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Web Letters | The Nation

Web Letter

What would my debate look like?

1) No interrupting by either the moderator(s) or the other candidate.

2) A townhall-ish format, where the participants are chosen (half and half to each candidate) via a lottery and they are required to have a question. Then their questions are chosen at random. (vetting for boxer or brief questions would be nice)

3) When discussing policy like health care and education, the candidates have three to five minutes to describe their program, and why it is better. Then there is a two-minute rebuttal time for each.

4) Both candidates have time for opening and closing remarks that will last three minutes each.

5) Limited commercial interruption.

Drew Haile

Henderson, Ky

Apr 22 2008 - 3:41pm

Web Letter

It took genuine courage for Senator Obama to seize the moment--in real-time, in front of millions of citizens--to tell the "interviewers" how inappropriate their tawdry tabloid tactics really were. How gratifying to see Nation columnists signing onto the journalists' letter of protest to ABC, and how dismaying--though unsurprising--to see (as of April 21) not a single name representing the networks or, for that matter, the NY Times or Washington Post. Gibson and Stephanopoulos do us the service of demonstrating what we should expect from the mainstream media.

Neil Elliott

White Bear Lake, MN

Apr 22 2008 - 12:09am

Web Letter

A real debate would consist of policy experts from across the spectrum asking the candidates or their advisors to defend their policy proposals. Instead of a series of general questions, the debate questions would focus on specific flaws in the policies and try to determine what they do if things don't go as planned. It's important that the experts come from across the spectrum rather than involving people who are on the same basic side. A debate like that doesn't have to be a big production, especially if the candidates themselves don't take part and it's uploaded in video form to a video-sharing site with a transcript provided. In fact, that's something that The Nation could put on, if they want to see what a real debate is like. Details here.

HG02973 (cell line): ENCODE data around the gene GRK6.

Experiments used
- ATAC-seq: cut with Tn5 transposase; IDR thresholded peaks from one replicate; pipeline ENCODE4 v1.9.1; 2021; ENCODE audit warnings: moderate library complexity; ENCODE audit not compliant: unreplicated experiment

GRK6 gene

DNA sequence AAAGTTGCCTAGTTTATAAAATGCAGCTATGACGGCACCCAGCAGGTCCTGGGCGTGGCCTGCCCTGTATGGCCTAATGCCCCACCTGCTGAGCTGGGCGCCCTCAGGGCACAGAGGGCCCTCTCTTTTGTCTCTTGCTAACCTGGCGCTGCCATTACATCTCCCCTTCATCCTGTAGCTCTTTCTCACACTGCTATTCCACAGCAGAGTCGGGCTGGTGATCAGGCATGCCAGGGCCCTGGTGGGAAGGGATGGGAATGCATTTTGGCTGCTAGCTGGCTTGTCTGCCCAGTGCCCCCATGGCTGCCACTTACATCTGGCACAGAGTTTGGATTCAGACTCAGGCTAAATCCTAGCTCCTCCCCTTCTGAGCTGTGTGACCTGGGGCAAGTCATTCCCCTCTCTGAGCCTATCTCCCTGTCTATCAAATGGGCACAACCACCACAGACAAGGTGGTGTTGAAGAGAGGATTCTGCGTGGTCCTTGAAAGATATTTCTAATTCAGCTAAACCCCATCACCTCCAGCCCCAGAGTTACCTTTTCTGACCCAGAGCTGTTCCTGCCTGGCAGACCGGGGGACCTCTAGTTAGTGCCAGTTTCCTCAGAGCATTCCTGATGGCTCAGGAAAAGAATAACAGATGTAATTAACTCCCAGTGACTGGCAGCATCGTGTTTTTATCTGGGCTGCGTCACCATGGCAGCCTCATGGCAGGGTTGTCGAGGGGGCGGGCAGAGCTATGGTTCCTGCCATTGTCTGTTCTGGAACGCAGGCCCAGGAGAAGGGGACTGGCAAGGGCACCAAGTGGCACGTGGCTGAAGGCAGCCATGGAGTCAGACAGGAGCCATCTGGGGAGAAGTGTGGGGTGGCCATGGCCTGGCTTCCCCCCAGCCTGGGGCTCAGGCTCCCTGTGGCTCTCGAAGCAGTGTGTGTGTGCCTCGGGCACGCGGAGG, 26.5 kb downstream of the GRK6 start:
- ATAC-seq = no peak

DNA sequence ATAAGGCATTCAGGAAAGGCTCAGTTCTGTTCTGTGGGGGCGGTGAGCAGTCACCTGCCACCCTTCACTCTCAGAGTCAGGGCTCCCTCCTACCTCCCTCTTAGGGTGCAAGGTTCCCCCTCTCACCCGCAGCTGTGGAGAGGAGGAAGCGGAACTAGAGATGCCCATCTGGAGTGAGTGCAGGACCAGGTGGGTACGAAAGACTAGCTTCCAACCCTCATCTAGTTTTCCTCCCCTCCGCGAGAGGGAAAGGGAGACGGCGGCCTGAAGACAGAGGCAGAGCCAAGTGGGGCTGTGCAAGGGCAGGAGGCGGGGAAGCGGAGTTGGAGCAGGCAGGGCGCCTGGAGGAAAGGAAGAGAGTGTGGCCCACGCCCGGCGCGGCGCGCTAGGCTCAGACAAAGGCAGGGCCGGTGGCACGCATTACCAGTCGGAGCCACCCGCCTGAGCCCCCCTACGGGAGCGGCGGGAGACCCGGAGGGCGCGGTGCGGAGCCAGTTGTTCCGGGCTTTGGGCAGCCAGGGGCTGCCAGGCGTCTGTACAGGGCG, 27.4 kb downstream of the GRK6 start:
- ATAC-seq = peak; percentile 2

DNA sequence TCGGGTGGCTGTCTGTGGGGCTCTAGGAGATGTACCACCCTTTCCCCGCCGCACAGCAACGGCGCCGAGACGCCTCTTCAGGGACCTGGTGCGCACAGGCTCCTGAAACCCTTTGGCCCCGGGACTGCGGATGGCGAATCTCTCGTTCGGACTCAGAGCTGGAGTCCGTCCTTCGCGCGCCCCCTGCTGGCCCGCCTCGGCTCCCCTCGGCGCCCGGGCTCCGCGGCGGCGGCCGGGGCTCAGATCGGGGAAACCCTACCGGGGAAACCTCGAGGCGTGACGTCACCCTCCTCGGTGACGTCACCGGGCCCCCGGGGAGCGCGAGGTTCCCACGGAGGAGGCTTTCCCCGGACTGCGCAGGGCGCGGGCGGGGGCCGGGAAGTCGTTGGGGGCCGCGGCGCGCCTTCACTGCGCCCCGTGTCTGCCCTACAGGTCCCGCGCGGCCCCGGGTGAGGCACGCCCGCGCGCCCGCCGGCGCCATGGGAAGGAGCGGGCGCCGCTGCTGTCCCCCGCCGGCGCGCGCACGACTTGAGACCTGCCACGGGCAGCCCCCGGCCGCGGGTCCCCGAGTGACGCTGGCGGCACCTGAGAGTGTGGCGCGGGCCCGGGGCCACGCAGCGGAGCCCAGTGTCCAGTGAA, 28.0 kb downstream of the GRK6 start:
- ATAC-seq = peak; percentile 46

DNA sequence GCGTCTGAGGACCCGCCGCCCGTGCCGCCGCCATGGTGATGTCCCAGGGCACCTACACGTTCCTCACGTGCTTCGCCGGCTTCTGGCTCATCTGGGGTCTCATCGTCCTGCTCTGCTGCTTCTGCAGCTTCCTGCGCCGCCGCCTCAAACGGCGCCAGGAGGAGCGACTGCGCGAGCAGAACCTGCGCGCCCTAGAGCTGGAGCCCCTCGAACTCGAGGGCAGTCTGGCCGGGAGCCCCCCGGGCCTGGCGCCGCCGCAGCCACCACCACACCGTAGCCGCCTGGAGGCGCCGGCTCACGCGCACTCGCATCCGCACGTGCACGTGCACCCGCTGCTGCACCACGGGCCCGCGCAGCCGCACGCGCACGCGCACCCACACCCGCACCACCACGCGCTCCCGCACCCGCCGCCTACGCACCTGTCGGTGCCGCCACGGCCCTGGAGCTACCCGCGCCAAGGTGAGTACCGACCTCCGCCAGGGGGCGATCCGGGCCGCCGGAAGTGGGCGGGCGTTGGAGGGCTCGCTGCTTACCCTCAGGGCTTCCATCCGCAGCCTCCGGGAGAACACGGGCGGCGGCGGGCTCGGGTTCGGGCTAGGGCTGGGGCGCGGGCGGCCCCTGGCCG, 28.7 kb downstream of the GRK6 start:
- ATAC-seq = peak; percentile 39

Chris Kelly

Los Angeles, CA

Apr 21 2008 - 7:35pm

Web Letter

It appears that most of the previous comments came from folks who are unaware of the 469 previous Democratic debates that were held over the past year.

There has been some substantive debate interspersed between too many puff questions throughout the campaign season; thank god someone found some new ground to cover.

Worse yet is that this criticism of the moderators seems to be nothing less than bald-faced attempts to intimidate, muzzle and censor ideas and information that may finally dispel the messianic aura around Obama. If you are an Obama supporter, then you really should be thankful that these types of issues can be exposed now and dealt with, rather than at the eleventh hour of a campaign, when the ability to respond might be limited or unavailable.

Ask Obama supporters why they are supporting him and you get a wide variety of answers, many of which are nebulous or conceptual. These lofty expectations are sure to disappoint if Obama wins without thorough scrutiny.